Hamilton: I'm no Tiger Woods

He may soon be Formula 1's first black driver. But Lewis Hamilton has no time for comparisons with other sporting pioneers
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The Independent Online

Lewis Hamilton has no time for comparisons with Tiger Woods or Theo Walcott. But now he has been crowned the 2006 GP2 champion, if he gets the call he is hoping for from the McLaren team he will have to cope with a rash of headlines hailing Formula 1's first black driver.

Hamilton is only 21, but faces the future with the same calm and focus that have made him the most talked-about young driver in motorsport.

In the furore surrounding Michael Schumacher's victory and retirement announcement at the Italian Grand Prix last weekend, Hamilton's GP2 success went almost unnoticed. Yet it will probably be the key to the door of his ultimate ambition.

"On Saturday evening I was still with the team in the paddock preparing to race again on Sunday, when we were told that Giorgio Pantano had lost his fastest lap [for that day's race], and that I was therefore champion. The following day I beat Nelson Piquet [Jnr] and proved that I deserved the title."

Sir Stirling Moss describes Hamilton, an articulate and charismatic young man, as "the most impressive upcoming driver I've seen in a long while". He first got behind the wheel of a kart in 1993, aged eight. Two years later he had won his first British karting title. When he was 13, Ron Dennis - the McLaren team principal - began to support him and he remains the youngest driver ever to be signed by an F1 team.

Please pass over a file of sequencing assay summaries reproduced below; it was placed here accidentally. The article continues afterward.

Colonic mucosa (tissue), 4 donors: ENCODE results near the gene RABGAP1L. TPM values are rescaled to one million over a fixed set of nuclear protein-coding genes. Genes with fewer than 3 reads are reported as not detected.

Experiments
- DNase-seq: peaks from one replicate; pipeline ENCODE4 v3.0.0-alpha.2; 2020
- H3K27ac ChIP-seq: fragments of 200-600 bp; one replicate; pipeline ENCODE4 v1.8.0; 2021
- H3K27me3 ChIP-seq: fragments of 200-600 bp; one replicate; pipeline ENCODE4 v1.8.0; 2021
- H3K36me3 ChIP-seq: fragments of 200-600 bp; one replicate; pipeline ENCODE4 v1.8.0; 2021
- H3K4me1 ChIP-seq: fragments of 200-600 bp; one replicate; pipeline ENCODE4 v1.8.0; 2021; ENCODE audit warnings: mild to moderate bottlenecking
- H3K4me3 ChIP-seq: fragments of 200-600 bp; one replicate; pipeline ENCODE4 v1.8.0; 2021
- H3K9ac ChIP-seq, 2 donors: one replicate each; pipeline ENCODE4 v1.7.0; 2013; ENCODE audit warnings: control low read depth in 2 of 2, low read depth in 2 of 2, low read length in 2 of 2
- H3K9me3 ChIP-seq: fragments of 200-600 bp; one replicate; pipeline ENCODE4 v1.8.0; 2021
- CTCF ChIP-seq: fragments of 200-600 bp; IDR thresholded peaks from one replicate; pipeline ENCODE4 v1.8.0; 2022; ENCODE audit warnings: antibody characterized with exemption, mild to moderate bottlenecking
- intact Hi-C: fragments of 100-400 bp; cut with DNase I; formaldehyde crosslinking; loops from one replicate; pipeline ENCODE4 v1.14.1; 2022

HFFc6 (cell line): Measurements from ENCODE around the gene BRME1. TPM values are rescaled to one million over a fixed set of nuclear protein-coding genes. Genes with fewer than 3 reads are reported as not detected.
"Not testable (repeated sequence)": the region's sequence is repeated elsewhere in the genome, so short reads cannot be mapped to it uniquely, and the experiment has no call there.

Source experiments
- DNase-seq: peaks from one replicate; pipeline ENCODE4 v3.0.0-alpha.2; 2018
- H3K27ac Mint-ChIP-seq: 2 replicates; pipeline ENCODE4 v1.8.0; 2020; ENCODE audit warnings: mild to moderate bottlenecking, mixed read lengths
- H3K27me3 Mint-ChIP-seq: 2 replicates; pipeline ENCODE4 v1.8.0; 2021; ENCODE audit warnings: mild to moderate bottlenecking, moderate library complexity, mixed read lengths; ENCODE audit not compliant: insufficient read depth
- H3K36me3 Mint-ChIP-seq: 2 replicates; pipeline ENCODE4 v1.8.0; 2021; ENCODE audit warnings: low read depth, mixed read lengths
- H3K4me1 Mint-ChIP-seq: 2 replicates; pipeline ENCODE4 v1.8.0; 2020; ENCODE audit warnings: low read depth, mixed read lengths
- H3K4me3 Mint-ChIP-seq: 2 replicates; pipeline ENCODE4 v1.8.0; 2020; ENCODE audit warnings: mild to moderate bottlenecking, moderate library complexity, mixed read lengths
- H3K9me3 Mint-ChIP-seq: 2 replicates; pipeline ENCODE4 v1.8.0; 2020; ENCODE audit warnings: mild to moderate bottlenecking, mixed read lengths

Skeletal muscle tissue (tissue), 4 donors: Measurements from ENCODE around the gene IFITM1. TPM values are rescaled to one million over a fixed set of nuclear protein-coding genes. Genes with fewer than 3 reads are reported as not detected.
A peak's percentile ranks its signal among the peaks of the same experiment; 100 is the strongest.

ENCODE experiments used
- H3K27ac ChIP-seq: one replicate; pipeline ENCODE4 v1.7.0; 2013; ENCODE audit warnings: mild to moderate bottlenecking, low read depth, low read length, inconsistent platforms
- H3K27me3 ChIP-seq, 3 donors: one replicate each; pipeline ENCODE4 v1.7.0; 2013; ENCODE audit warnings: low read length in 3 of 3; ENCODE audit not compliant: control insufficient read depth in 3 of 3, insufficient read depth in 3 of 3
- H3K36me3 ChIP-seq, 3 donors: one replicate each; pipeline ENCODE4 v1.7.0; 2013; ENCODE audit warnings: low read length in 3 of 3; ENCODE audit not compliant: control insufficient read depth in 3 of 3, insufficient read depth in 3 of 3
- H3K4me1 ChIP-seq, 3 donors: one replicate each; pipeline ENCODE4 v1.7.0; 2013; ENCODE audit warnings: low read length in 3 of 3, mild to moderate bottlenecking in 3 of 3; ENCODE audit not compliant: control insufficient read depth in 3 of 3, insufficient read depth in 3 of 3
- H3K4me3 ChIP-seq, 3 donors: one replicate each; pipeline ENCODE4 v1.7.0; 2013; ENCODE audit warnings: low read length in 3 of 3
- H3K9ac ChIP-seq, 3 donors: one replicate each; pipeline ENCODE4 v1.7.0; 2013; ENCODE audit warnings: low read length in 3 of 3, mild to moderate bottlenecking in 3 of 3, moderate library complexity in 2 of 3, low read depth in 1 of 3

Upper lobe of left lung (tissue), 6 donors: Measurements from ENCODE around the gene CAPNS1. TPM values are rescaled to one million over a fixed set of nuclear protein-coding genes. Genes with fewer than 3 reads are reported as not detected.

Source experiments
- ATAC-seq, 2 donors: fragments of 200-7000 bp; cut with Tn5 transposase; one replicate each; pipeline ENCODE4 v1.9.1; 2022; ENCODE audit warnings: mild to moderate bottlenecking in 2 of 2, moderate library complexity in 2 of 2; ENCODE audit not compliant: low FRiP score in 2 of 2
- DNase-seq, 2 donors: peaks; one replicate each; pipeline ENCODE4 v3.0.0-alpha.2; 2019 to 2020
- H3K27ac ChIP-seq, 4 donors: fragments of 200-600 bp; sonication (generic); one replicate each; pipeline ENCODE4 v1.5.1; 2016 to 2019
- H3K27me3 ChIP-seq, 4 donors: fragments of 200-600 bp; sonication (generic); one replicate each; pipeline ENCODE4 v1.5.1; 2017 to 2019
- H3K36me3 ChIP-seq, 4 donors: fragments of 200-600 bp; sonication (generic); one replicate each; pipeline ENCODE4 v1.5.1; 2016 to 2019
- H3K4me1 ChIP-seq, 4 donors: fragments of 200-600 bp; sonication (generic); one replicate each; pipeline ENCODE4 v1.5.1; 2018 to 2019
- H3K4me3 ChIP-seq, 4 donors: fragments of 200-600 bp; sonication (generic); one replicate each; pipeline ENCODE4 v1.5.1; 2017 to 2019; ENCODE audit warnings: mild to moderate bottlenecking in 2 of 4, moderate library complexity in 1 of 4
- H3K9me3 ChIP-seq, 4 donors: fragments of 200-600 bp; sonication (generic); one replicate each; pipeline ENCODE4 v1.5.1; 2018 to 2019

European and world kart titles followed, and having made the switch to cars with Formula Renault in 2002, Hamilton dominated the following year to take the title with 10 wins, took the European Formula Three series in 2005, and then the GP2 title at the first attempt.

He remains remarkably grounded. Born in Stevenage in January 1985, he was never allowed to let his racing career go to his head by his father Anthony and stepmother Linda. Significantly, he spends much of his time caring for younger brother Nicholas who has cerebral palsy.

"I have a fantastic family that's been behind me all the way," he says. "Nicholas and I get on really well and he's a great kid. He's an inspiration not only to me, but to a lot of other people. He's always got a smile on his face, he's always positive, he never complains about what he has. I think that's a strong message. Whenever I think I have problems I just think how many problems in life he has."

Now Dennis holds his protégé's future in his hands. Hamilton's performances have marked him as a possible partner for Fernando Alonso in 2007. "I saw Ron on Sunday and he was very happy with the work I've done this year," Hamilton says. "Right now I'm training as usual, and waiting for him to call."

Heroes: Blazing the trail for black athletes

Tiger Woods

AGE: 30


ACHIEVEMENT: In 1997, first African-American to win the US Masters; has 11 Major victories since.

James Blake

AGE: 26

SPORT: Tennis

ACHIEVEMENT: No 8 in the world; six ATP Tour singles titles to his name, three this year.

Debra Thomas

AGE: 39

SPORT: Figure skating

ACHIEVEMENT: In 1988, first African-American to win at Winter Olympics.

Oliver Skeete

AGE: 50

SPORT: Show-jumping

ACHIEVEMENT: Britain's first black showjumper.

Guy Walding